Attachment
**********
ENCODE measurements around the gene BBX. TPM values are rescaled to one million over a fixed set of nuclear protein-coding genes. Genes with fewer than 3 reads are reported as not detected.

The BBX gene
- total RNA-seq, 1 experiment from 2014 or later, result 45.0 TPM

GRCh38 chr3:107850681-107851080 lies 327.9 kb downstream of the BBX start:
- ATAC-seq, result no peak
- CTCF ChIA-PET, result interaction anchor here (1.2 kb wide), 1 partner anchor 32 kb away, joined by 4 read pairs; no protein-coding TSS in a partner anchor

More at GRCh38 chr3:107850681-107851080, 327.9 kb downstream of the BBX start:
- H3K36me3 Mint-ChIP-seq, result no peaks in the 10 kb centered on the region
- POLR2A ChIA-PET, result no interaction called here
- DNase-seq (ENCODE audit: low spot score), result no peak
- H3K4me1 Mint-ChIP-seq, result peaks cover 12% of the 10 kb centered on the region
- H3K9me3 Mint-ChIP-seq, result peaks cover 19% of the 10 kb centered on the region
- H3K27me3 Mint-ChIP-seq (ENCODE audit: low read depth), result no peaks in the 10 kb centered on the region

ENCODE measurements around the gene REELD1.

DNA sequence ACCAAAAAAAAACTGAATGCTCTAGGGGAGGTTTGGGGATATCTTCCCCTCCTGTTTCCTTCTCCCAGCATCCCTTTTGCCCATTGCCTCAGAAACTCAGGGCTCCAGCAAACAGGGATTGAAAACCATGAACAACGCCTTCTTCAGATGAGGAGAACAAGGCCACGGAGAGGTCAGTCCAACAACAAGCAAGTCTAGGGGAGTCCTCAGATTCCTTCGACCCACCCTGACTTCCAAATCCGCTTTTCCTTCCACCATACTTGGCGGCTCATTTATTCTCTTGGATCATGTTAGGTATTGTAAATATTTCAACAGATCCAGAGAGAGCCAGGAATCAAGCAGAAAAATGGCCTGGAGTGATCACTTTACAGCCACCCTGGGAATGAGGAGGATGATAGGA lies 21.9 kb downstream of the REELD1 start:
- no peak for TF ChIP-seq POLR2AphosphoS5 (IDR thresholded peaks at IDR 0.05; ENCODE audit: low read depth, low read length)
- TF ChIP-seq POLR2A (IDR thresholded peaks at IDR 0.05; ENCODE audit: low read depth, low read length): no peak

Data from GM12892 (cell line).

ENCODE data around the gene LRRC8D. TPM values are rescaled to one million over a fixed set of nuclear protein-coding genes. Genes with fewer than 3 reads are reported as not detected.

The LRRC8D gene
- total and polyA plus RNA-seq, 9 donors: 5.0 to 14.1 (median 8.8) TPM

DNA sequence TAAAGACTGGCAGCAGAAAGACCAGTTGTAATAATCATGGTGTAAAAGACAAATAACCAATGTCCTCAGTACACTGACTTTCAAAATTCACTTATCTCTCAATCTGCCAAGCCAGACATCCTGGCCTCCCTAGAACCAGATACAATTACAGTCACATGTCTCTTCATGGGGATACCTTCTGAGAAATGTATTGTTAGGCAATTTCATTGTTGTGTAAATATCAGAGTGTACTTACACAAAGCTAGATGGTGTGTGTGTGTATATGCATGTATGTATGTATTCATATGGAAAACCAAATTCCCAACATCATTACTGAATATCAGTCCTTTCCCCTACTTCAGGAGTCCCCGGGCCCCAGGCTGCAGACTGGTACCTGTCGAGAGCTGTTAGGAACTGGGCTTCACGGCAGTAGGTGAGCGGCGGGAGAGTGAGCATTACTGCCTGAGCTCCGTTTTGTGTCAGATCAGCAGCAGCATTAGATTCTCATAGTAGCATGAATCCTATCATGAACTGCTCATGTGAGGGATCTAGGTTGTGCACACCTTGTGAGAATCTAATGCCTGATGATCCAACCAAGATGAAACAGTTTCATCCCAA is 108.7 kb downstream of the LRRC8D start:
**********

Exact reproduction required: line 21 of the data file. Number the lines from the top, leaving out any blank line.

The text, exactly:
- total and polyA plus RNA-seq, 9 donors: 5.0 to 14.1 (median 8.8) TPM